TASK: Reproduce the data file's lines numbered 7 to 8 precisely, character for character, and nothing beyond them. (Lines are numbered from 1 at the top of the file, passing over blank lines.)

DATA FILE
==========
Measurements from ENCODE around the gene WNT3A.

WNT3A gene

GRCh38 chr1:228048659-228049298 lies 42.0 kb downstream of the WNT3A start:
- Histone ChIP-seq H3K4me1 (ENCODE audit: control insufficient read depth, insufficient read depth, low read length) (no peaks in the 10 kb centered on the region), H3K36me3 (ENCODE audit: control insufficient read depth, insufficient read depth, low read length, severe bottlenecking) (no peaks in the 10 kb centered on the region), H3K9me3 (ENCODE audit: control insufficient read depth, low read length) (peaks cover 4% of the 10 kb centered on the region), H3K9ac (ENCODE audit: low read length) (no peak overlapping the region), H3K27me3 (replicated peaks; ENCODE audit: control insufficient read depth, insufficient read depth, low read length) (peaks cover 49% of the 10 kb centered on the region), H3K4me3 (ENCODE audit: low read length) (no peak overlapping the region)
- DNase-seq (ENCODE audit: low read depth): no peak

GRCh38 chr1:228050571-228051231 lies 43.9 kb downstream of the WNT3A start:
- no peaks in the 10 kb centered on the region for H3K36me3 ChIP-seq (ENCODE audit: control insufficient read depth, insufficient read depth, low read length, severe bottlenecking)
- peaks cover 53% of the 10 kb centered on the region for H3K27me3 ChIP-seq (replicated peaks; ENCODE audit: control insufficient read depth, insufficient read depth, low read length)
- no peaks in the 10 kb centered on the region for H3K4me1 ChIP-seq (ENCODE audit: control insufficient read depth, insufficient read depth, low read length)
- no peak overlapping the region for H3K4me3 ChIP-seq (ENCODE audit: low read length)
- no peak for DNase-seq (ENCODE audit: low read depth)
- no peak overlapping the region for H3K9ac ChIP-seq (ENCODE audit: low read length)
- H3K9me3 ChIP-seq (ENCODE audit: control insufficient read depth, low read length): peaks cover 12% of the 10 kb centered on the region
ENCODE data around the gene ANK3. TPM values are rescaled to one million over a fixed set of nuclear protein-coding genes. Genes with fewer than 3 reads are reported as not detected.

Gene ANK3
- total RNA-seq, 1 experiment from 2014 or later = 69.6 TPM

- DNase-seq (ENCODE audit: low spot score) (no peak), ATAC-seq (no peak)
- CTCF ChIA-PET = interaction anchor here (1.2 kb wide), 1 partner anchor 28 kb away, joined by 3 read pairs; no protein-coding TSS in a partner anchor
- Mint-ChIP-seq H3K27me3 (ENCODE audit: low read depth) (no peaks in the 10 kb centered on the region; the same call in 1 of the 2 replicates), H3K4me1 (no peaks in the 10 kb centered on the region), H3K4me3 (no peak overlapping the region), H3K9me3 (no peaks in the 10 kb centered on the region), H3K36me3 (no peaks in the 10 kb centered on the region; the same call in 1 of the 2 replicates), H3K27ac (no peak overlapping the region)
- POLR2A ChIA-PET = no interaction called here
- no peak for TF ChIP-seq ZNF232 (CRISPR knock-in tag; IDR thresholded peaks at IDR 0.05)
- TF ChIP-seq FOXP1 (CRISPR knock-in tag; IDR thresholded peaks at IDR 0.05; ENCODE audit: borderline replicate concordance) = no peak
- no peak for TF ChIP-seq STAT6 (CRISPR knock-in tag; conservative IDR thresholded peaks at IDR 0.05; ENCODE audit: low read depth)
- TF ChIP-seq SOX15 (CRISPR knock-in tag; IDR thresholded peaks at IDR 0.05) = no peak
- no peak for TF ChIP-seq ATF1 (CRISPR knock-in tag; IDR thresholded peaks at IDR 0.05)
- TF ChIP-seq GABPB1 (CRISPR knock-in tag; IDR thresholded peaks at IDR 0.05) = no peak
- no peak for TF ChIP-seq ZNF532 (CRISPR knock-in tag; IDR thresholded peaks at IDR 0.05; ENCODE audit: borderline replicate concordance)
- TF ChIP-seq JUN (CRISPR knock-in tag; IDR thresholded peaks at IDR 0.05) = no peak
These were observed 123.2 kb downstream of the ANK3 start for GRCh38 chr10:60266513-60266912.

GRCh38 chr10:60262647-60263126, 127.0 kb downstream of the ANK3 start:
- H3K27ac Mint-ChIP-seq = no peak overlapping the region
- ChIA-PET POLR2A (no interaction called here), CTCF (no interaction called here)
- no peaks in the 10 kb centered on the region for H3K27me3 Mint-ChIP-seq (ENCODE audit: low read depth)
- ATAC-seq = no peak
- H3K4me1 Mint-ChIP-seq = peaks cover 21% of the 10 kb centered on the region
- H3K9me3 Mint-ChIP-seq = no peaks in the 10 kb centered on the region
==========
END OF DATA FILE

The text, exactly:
- no peaks in the 10 kb centered on the region for H3K36me3 ChIP-seq (ENCODE audit: control insufficient read depth, insufficient read depth, low read length, severe bottlenecking)
- peaks cover 53% of the 10 kb centered on the region for H3K27me3 ChIP-seq (replicated peaks; ENCODE audit: control insufficient read depth, insufficient read depth, low read length)